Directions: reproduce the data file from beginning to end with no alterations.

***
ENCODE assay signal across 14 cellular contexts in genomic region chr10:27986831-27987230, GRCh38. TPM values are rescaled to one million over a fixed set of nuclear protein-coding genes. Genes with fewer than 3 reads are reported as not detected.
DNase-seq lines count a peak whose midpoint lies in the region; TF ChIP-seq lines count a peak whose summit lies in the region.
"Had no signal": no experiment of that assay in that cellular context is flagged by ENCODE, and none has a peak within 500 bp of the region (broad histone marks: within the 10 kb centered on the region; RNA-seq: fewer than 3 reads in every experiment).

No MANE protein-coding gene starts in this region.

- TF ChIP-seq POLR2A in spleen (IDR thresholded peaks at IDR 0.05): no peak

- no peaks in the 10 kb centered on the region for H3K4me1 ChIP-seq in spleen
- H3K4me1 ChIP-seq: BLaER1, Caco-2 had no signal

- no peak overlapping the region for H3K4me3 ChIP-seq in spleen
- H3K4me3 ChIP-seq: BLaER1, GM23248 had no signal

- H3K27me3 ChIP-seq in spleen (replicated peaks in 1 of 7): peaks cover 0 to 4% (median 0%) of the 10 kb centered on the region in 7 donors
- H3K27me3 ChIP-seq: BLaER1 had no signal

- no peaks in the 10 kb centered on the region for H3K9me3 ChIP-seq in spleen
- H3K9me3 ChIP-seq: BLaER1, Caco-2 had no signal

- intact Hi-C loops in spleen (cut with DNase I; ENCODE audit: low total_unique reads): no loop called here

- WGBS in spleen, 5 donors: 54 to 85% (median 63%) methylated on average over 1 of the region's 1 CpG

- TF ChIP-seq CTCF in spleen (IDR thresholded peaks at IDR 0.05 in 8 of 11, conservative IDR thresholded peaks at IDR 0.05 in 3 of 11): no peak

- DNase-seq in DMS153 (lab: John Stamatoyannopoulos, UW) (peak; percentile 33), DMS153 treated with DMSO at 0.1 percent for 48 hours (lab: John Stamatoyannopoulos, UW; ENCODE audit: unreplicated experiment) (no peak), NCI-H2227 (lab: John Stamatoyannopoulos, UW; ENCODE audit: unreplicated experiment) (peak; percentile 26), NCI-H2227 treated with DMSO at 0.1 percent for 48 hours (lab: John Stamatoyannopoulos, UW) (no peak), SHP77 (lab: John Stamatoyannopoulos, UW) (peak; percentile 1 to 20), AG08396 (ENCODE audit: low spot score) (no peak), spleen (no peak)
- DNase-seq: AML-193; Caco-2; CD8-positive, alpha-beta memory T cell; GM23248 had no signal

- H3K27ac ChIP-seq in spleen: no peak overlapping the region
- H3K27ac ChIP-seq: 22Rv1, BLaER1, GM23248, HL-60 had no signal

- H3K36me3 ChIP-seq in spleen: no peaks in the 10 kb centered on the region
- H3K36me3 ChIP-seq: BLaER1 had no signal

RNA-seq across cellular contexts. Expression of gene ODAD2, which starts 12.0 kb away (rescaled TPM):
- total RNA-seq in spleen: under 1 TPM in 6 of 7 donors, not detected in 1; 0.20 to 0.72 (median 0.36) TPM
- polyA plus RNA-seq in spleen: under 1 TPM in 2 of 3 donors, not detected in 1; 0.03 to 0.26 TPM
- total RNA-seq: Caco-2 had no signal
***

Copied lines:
ENCODE assay signal across 14 cellular contexts in genomic region chr10:27986831-27987230, GRCh38. TPM values are rescaled to one million over a fixed set of nuclear protein-coding genes. Genes with fewer than 3 reads are reported as not detected.
DNase-seq lines count a peak whose midpoint lies in the region; TF ChIP-seq lines count a peak whose summit lies in the region.
"Had no signal": no experiment of that assay in that cellular context is flagged by ENCODE, and none has a peak within 500 bp of the region (broad histone marks: within the 10 kb centered on the region; RNA-seq: fewer than 3 reads in every experiment).

No MANE protein-coding gene starts in this region.

- TF ChIP-seq POLR2A in spleen (IDR thresholded peaks at IDR 0.05): no peak

- no peaks in the 10 kb centered on the region for H3K4me1 ChIP-seq in spleen
- H3K4me1 ChIP-seq: BLaER1, Caco-2 had no signal

- no peak overlapping the region for H3K4me3 ChIP-seq in spleen
- H3K4me3 ChIP-seq: BLaER1, GM23248 had no signal

- H3K27me3 ChIP-seq in spleen (replicated peaks in 1 of 7): peaks cover 0 to 4% (median 0%) of the 10 kb centered on the region in 7 donors
- H3K27me3 ChIP-seq: BLaER1 had no signal

- no peaks in the 10 kb centered on the region for H3K9me3 ChIP-seq in spleen
- H3K9me3 ChIP-seq: BLaER1, Caco-2 had no signal

- intact Hi-C loops in spleen (cut with DNase I; ENCODE audit: low total_unique reads): no loop called here

- WGBS in spleen, 5 donors: 54 to 85% (median 63%) methylated on average over 1 of the region's 1 CpG

- TF ChIP-seq CTCF in spleen (IDR thresholded peaks at IDR 0.05 in 8 of 11, conservative IDR thresholded peaks at IDR 0.05 in 3 of 11): no peak

- DNase-seq in DMS153 (lab: John Stamatoyannopoulos, UW) (peak; percentile 33), DMS153 treated with DMSO at 0.1 percent for 48 hours (lab: John Stamatoyannopoulos, UW; ENCODE audit: unreplicated experiment) (no peak), NCI-H2227 (lab: John Stamatoyannopoulos, UW; ENCODE audit: unreplicated experiment) (peak; percentile 26), NCI-H2227 treated with DMSO at 0.1 percent for 48 hours (lab: John Stamatoyannopoulos, UW) (no peak), SHP77 (lab: John Stamatoyannopoulos, UW) (peak; percentile 1 to 20), AG08396 (ENCODE audit: low spot score) (no peak), spleen (no peak)
- DNase-seq: AML-193; Caco-2; CD8-positive, alpha-beta memory T cell; GM23248 had no signal

- H3K27ac ChIP-seq in spleen: no peak overlapping the region
- H3K27ac ChIP-seq: 22Rv1, BLaER1, GM23248, HL-60 had no signal

- H3K36me3 ChIP-seq in spleen: no peaks in the 10 kb centered on the region
- H3K36me3 ChIP-seq: BLaER1 had no signal

RNA-seq across cellular contexts. Expression of gene ODAD2, which starts 12.0 kb away (rescaled TPM):
- total RNA-seq in spleen: under 1 TPM in 6 of 7 donors, not detected in 1; 0.20 to 0.72 (median 0.36) TPM
- polyA plus RNA-seq in spleen: under 1 TPM in 2 of 3 donors, not detected in 1; 0.03 to 0.26 TPM
- total RNA-seq: Caco-2 had no signal